- About half of companies buying other businesses' divested assets in the first half of the year outperformed an industry benchmark by an average of 1 percentage point, while two-thirds of companies divesting assets during that period underperformed by 7 percentage points, a survey by consulting company Willis Towers Watson found.
- The study shows the size of divestments affects the performance of the divesting company. Companies divesting up to 5% of their total company value underperformed the market by an average of less than 1 percentage point, while those divesting more than 15% underperformed by an average 6.3%.
- "Most companies are set up to buy assets, not sell them, which means decisions to sell are often made at the wrong time or in the wrong manner," Duncan Smithson, senior director of mergers and acquisitions at Willis Towers Watson, said in the survey report. "Such mistakes are expensive."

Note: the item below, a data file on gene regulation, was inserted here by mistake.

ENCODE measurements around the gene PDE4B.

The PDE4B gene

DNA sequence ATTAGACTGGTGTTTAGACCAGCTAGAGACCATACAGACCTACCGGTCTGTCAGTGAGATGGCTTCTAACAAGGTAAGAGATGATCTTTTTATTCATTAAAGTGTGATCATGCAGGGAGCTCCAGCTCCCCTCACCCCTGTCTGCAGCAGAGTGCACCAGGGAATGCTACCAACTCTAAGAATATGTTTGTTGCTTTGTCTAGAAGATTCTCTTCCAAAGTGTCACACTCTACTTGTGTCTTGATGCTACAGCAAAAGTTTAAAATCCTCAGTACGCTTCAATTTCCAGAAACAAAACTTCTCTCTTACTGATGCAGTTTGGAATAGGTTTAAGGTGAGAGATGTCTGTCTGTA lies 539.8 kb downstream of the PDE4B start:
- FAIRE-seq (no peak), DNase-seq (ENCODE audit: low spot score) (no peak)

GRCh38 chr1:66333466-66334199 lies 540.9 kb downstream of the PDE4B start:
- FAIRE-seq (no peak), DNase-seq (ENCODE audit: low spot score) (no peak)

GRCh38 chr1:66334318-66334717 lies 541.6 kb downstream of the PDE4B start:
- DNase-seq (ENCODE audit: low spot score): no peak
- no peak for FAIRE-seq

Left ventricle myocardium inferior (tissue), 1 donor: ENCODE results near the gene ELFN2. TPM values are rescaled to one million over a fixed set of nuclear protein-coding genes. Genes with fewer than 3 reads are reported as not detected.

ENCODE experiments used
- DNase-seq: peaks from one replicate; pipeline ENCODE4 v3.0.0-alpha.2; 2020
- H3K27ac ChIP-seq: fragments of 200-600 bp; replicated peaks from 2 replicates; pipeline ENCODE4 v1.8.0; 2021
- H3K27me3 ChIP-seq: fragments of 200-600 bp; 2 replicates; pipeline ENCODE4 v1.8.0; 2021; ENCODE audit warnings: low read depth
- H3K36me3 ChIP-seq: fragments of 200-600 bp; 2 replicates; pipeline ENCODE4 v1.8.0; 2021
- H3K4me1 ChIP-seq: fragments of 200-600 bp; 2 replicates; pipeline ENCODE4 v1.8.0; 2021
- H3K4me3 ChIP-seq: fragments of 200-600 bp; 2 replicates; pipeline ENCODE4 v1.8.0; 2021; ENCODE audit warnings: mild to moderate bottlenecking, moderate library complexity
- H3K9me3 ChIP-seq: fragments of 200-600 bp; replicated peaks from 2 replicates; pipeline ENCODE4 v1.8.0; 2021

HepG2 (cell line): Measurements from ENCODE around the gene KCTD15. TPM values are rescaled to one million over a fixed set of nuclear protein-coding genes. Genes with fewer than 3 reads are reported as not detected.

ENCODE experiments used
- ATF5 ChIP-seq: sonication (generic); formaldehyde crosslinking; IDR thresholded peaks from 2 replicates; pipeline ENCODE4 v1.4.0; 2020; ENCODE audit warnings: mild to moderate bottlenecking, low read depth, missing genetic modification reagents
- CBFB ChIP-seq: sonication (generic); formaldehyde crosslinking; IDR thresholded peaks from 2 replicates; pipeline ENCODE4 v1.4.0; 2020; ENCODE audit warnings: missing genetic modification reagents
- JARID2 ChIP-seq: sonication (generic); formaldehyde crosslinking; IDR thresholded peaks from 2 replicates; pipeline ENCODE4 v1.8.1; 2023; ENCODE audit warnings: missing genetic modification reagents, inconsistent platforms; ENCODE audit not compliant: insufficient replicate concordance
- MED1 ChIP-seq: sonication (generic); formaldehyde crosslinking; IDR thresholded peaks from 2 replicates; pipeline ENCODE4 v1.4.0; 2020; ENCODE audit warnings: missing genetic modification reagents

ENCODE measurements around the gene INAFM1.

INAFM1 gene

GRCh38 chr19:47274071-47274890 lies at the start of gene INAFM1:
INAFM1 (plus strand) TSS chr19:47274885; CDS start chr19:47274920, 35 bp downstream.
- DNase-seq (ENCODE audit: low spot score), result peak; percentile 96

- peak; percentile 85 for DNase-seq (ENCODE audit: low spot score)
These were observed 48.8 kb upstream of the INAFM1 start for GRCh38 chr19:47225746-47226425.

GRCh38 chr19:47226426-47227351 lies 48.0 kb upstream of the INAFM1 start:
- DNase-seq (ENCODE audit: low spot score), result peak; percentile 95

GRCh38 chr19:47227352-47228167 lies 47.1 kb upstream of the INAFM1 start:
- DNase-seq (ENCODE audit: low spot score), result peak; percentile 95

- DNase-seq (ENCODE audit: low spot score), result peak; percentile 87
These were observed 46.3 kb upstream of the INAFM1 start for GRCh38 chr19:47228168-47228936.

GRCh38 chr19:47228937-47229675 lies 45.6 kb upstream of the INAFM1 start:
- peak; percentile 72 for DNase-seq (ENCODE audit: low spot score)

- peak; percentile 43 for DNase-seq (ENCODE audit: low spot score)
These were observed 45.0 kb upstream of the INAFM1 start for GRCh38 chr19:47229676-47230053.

Willis Towers Watson conducts its Divestment Performance Monitor semiannually with help from Cass Business School in London. It weighs 251 divestitures with a value of at least $50 million against the MSCI world index, which tracks large and mid-cap equity performance across 23 developed countries.
The exception to the under-performance of divestitures, the survey found, involved spinoffs. Spinoffs, which involve creation of a new, independent company, is primarily done because the company believes the spinoff will be worth more as an independent company than as a part of the larger entity. Smithson said this exception likely exists because these types of transactions are far more complex than a straight sale of assets. The necessary preparation that must go into a spinoff better prepares the company to shape a healthy deal rather than a reactionary transaction, which is more likely to erode value.
Smithson said companies are likely to remain under pressure to make divestments to streamline product portfolios. "Activist investors will […] continue to push some companies to divest assets to reinvigorate company growth and unlock shareholder value," he said.